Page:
Little Metal Christmas Trees

It was small, about 2 ½ feet high, with green branches and a different color fiber optic light at the end of each thistle. It sat in a window of my house that faced the street on a small table I found in Mexico. The tiny twinkly lights were constantly changing and it became a brilliant display every evening as darkness arrived. Humble as it was, it represented Christmas for us.

It was small, about 2 ½ feet high, with green branches and a different color fiber optic light at the end of each thistle. It sat in a window of my house that faced the street on a small table I found in Mexico. The tiny twinkly lights were constantly changing and it became a brilliant display every evening as...

Of course, our children were not that impressed with our little artificial tree. They grew up with the smell of pine saturating the house each year, and couldn't imagine we enjoyed decorating the house with anything but the traditional pine they remembered.

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Decorating Christmas trees began as far back as the 16th century, but it began in my heart when we were children living on a farm in a small Georgia town where cedar and pine trees are plentiful.

We had many different trees representing Christmas in our house. Since we were surrounded by woods, it was a common tradition for my dad and brothers to take the saw and trudge through the woods for hours until they found the perfect tree.

We had tall, bushy cedar trees that filled the entire living room, tall skinny pine trees that could hardly hold the ornaments, short trees that had to be positioned to hide their flaws and even holly trees that dropped their red berries on the floor and attacked us with their thorny leaves every time we tried to place an ornament on the branch.

Whatever our dad could find in the woods, whether it was the perfect tree or one that we had to tie extra branches on, would be placed proudly near the window trimmed with multi colored lights and silver tinsel to bid Merry Christmas to all who passed by.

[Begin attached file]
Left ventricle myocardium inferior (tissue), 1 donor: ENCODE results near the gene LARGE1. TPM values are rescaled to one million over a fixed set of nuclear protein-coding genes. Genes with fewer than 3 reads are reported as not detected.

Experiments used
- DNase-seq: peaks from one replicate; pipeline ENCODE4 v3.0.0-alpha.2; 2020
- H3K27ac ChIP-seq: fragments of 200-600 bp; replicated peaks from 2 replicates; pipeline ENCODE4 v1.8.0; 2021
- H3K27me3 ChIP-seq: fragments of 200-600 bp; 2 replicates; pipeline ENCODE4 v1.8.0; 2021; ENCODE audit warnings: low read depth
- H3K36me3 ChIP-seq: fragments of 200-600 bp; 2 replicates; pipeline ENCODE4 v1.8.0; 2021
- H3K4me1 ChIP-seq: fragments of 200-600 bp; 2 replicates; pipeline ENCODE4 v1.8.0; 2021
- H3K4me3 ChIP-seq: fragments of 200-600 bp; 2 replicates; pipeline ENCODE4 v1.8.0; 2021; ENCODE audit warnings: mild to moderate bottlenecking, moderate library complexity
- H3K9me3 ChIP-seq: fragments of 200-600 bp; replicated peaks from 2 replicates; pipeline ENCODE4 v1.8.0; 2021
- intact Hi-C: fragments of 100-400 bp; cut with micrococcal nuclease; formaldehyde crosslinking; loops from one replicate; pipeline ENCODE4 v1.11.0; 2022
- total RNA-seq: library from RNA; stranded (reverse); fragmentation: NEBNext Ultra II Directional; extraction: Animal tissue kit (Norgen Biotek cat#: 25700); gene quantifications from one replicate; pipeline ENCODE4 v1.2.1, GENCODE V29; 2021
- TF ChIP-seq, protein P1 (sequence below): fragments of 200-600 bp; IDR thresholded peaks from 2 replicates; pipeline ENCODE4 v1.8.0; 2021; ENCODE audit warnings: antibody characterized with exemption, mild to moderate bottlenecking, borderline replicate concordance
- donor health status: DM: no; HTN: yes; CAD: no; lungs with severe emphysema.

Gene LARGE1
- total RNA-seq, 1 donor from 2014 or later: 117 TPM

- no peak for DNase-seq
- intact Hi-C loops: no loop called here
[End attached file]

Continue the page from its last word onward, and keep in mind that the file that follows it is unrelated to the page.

I don’t think he would be disappointed with my little fibre optic tree. In fact, it is possible that he may have been an inspiration to others to create such beautiful trees.

When I was little he spent hours in his shop behind the house building little trees out of wire, cement and pine cones.

He took a plastic flower pot or jug and fill it with cement, and place several pieces of heavy wire that had been weaved together to resemble the trunk of a small tree in it.

After a while, when the cement dried, he broke the pot and peeled it away from the cement bottom. Then he painted the bottom forest green.

He attached to other pieces of wire to the trunk to make branches. Each branch would have several smaller pieces of wire wrapped around the branch with its end pointed outward, as though it was a stem. There he would place a small hand-painted pine burr.

It was small, about 2 ½ feet high, with green branches and a different color fiber optic light at the end of each thistle. It sat in a window of my house that faced the street on a small table I found in Mexico. The tiny twinkly lights were constantly changing and it became a brilliant display every evening as...Sometimes we spent all day in the woods looking for those small perfect shaped pine burrs for him to paint. I remember the little paintbrush in his rough hands and baby food jars filled with different colored paints setting all along his long homemade workbench.

Each burr was unique. Some were painted one brilliant color, while others were made to look like beautiful flowers with deep rich shades of color starting at the base of the petal and softening as it relaxed along the edge of the rough wood burr.

When he was finished, it looked like a cross between a tree and a flower.

Sometimes he put them on a table in front of the house or at the edge of a busy road and people would stop and buy them. I didn't know how valuable they were at that time?maybe not in money, but in memories.

Childhood memories can haunt us around the Christmas holidays. Some are good and some may be bad.

When I think of the little metal trees I watched my dad make, I wished I had saved one—perhaps it would have reminded me of the good times I had with him. I might have even set it on the little table in front of the window of my house to wish all those who passed by a Merry and Blessed Christmas.

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Deana Landers
Author for Morningcoffeebeans.com

I have had many roles in life
Pastor’s Wife , Mom/Nana , Nurse/Health Educator, Writer , Christian Speaker
I can't remember a time when I wasn't writing stories, either in my head or in my journal.

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